U.S. Surgeon General To Keynote Feb. 17 Red Cross Luncheon

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    By Special to the Daily World
    Dr. Regina M. Benjamin, the 18th Surgeon General of the United States Pubic Health Service, will be the featured guest speaker for the 10th annual American Red Cross Minority Recruitment Luncheon, Thurssday. Feb. 17, at 11:30 a.m., at the Hyatt Regency Hotel downtown.

    Benjamin, founder and former CEO of the Bayou La Batre Rural Health Clinic in Alabama, has been an outspoken advocate for public health initiatives throughout her career.  Serving those in poor and impoverished communities, she believes in the mission of the Red Cross in providing much needed blood and blood products to patients in need.

    The Minority Recruitment initiative was started in 2001 in metro Atlanta and serves as a conduit to patients who suffer with diseases such as sickle cell anemia, heart disease and cancer.  These patients rely upon life-saving blood and blood products.

    “We are excited about the opportunity to have Dr. Benjamin as our 10th anniversary speaker,” says Randy Edwards, CEO, American Red Cross Southern Blood Services Region.  “To have her speak to the participants from a national platform of the importance of blood being available for all patients in need will have a tremendous impact on our community here in the metro area.”

    The group hopes to continue to educate the community on the importance of blood donations among minority groups in an effort to generate greater participation.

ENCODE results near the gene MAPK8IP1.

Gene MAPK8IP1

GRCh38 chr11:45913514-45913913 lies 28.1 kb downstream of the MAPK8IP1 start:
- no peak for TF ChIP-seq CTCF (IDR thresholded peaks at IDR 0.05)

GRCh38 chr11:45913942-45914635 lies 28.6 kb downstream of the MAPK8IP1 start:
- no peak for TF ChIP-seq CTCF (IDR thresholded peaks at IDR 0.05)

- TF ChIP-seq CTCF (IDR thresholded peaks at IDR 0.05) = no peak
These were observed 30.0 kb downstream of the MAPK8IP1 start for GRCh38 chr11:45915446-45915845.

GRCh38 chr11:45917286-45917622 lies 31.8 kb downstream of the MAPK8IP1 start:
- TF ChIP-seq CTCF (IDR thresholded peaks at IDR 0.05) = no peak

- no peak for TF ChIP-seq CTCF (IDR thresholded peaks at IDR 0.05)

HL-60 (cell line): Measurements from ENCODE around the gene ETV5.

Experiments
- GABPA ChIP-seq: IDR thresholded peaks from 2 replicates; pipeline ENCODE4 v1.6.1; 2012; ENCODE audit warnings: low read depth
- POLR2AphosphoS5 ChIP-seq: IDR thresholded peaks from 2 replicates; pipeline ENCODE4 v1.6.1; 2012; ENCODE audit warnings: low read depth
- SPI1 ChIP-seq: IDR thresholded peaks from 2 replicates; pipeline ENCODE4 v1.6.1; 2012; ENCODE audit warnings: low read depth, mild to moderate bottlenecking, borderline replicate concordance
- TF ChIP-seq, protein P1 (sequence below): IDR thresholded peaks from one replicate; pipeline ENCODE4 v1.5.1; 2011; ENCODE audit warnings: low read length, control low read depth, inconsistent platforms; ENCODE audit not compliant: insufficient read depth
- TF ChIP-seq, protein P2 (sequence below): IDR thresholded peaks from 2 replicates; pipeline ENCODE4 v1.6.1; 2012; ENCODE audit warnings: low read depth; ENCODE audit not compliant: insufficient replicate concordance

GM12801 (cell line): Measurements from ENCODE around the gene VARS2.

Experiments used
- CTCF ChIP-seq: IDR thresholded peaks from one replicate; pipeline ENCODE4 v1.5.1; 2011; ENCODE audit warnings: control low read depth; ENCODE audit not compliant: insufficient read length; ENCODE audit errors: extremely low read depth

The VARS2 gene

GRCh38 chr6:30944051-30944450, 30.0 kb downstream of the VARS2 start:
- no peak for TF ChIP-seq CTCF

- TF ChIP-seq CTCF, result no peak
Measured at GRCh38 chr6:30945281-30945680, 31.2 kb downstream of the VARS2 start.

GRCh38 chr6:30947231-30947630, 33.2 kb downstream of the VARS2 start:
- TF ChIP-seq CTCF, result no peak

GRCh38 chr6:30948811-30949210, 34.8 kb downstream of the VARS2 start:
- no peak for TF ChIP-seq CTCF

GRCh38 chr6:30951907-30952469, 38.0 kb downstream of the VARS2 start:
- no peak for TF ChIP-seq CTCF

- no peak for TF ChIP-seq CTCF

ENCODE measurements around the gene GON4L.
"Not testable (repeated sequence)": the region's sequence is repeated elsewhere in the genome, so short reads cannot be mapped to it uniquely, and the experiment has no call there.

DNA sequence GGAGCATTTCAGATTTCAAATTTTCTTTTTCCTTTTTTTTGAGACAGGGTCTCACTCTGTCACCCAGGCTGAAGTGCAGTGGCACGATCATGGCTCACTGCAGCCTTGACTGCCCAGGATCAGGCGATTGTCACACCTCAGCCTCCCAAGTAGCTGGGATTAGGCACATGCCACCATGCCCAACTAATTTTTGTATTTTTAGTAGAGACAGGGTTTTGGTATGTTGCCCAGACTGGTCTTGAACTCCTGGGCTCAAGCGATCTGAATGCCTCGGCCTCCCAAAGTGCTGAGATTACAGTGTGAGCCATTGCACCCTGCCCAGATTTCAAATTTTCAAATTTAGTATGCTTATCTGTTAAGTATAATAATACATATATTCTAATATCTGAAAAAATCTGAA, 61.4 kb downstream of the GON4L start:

Blood is a community resource to be contributed to and shared by all.  As steward for nearly half the nation’s blood supply, the American Red Cross relies on volunteer blood donors to ensure a safe and steady blood supply for the community.

    The African-American communities have a higher percentage of donors with type O or type B blood, commonly the first blood types to drop to critically low levels during a shortage.  Because just over 1 percent of African-Americans in the state of Georgia are blood donors, larger numbers of African-American donors are greatly needed to help supply these crucial blood types and support the community blood supply.

    The American Red Cross Southern Blood Services Region has 14 blood donation centers in Georgia, seven of which are located in the metro Atlanta area.

    The Red Cross must collect 1,200 units of blood each weekday to sufficiently supply more than 120 hospitals throughout the region.  Blood can be donated every 56 days, and platelet donations can be made every two weeks, up to 26 times a year.  Call 1-800-RED CROSS or visit http://www.redcrossblood.org to find the nearest blood drive or donation center.s

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